QuantumScape (NASDAQ:QS) has had a difficult 2021. After topping out just below $133 per share in December, QS stock has lost more than 80% of its value. It’s been tripped up by a number of things recently, including insider stock sales, a devastating short-seller report and a washout within the special purpose acquisition company (SPAC) arena.
At the heart of the matter is a simple question: Does QuantumScape’s battery technology work and offer the benefits that it purports to?
The 188-page report from Scorpion Capital earlier this year made some compelling arguments against QuantumScape’s credibility. And the company hasn’t managed to rebut much of the negative perception Scorpion created.
Rather, management continues going along with their timeline. Perhaps as the company nears commercial battery production the market will start to give QuantumScape more credit. However, a recent development casts some doubt on that theory.
Dissecting QuantumScape’s Recent Partnership
QS stock popped from around $20 to close to $29 in late September on elevated trading volume. After a difficult summer, it looked like QuantumScape might finally be charging up. However, a closer investigation of the recent move showed it didn’t hold much merit.
It started on Sept. 21, when QuantumScape announced that it had signed a partnership. QuantumScape described it as “an agreement with a second top ten (by global revenues) automotive original equipment manufacturer (“OEM”) in which the OEM committed to collaborate with the Company to evaluate prototypes of the Company’s solid-state battery cells, and to purchase 10 MWh of capacity from the Company’s pre-pilot production line facility (“QS-0”) for inclusion in pre-series vehicles, subject to satisfactory validation of intermediate milestones.”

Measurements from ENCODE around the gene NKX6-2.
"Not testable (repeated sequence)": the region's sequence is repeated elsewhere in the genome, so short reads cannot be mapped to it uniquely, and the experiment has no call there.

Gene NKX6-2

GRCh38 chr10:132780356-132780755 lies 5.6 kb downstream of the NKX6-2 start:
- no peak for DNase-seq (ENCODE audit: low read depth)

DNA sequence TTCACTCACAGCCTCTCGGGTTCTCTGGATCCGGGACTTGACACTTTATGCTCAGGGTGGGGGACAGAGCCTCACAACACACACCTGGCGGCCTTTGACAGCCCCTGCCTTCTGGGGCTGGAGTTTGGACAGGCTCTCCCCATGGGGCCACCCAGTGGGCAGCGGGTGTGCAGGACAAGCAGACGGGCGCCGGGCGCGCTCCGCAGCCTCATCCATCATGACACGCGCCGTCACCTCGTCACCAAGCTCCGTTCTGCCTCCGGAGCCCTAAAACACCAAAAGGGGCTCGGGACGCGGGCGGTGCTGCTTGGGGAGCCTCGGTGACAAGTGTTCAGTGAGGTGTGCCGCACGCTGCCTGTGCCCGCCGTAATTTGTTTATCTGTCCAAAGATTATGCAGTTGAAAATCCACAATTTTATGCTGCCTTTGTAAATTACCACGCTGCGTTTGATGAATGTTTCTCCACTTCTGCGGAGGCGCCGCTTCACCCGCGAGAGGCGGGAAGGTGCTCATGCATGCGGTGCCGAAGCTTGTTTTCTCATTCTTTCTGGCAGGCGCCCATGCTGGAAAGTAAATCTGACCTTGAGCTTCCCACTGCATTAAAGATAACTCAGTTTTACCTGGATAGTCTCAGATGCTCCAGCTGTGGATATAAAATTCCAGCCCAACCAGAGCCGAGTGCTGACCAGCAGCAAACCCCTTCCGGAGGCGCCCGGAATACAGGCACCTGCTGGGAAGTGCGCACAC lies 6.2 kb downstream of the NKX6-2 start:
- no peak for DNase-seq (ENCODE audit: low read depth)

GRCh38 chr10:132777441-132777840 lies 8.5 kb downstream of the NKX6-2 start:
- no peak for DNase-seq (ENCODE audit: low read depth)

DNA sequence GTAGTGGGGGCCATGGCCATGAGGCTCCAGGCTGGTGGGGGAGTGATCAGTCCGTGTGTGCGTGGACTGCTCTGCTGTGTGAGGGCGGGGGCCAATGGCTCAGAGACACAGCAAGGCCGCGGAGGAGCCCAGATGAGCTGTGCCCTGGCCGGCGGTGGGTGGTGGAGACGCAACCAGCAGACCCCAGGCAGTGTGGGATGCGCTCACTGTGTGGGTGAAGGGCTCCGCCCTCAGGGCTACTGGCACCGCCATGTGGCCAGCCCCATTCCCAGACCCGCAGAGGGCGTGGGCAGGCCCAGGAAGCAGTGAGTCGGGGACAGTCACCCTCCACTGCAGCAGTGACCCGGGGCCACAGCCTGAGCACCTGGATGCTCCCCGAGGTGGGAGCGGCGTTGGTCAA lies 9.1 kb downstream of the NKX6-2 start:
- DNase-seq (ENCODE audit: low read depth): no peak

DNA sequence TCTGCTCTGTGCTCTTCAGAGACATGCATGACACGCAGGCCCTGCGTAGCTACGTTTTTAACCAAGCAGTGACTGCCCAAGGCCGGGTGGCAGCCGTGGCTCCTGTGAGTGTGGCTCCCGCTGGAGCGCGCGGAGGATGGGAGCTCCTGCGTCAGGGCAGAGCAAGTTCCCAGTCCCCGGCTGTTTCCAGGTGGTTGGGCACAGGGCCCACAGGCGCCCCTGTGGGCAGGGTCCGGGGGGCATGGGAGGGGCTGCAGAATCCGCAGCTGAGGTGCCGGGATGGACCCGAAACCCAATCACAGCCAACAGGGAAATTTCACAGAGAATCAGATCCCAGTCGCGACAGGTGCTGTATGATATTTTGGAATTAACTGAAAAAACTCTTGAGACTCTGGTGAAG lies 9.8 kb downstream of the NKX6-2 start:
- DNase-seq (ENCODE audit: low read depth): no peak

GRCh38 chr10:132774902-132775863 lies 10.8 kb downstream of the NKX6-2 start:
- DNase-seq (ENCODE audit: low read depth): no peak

At first glance, this seems great. A top 10 OEM wants to use QuantumScape batteries. That should add a lot of revenue, right? Not so fast.
For one, we don’t know who the OEM is. Think back to QuantumScape’s first OEM partnership. Recall how Volkswagen (OTCMKTS:VWAGY) — according to the Scorpion report — was disappointed with QuantumScape’s work and transparency. It’s understandable why another OEM might not be in a rush to associate its name publicly with QuantumScape.
Furthermore, the 10 MWh purchase agreement, you’ll note, is subject to validation of intermediate milestones. These, according to the company, are expected to be satisfied sometime before it begins production in 2023. That’s potentially still quite a ways off.
A Long and Winding Road to Revenues
There are still a number of obstacles to QuantumScape reaching commercial success. It has to validate its battery technology works beyond a small scale. And then it actually has to get its production up and running and start deliveries. From there, the OEMs have to use the batteries and see if they work better than other options in their vehicles.
This process will take at least a few years to play out, if everything goes well. Meanwhile, short-sellers have raised meaningful concerns about the company’s technology and management team. These allegations have not been adequately refuted, as the sorry chart of QS stock demonstrates.
I agree with my InvestorPlace colleague, Thomas Niel, who writes that potential QuantumScape investors will be able to get a better entry point at a lower stock price in future months.
QS Stock Verdict
I’ve long argued that QuantumScape doesn’t belong on a publicly traded market yet. There simply isn’t enough information for most investors to have a highly informed outlook on the company. The battery technology is profoundly speculative. If it works, QS stock will probably be a multi-bagger. If it doesn’t work, the stock would likely be close to worthless.
This is the sort of binary outcome that venture capital (VC) is good at managing. VC firms can build a portfolio of many such moonshot companies, knowing that, while most will fail, a few will pay off tenfold.
For retail investors, however, this sort of approach is risky. There is little to go on that confirms QuantumScape’s potential. You have to simply trust management and hold through at least 2023 before there will be tangible signs of progress. For most traders, there are much more rewarding ways to invest in the electric vehicle (EV) revolution.
On the date of publication, Ian Bezek did not have (either directly or indirectly) any positions in the securities mentioned in this article. The opinions expressed in this article are those of the writer, subject to the InvestorPlace.com Publishing Guidelines.
Ian Bezek has written more than 1,000 articles for InvestorPlace.com and Seeking Alpha. He also worked as a Junior Analyst for Kerrisdale Capital, a $300 million New York City-based hedge fund. You can reach him on Twitter at @irbezek.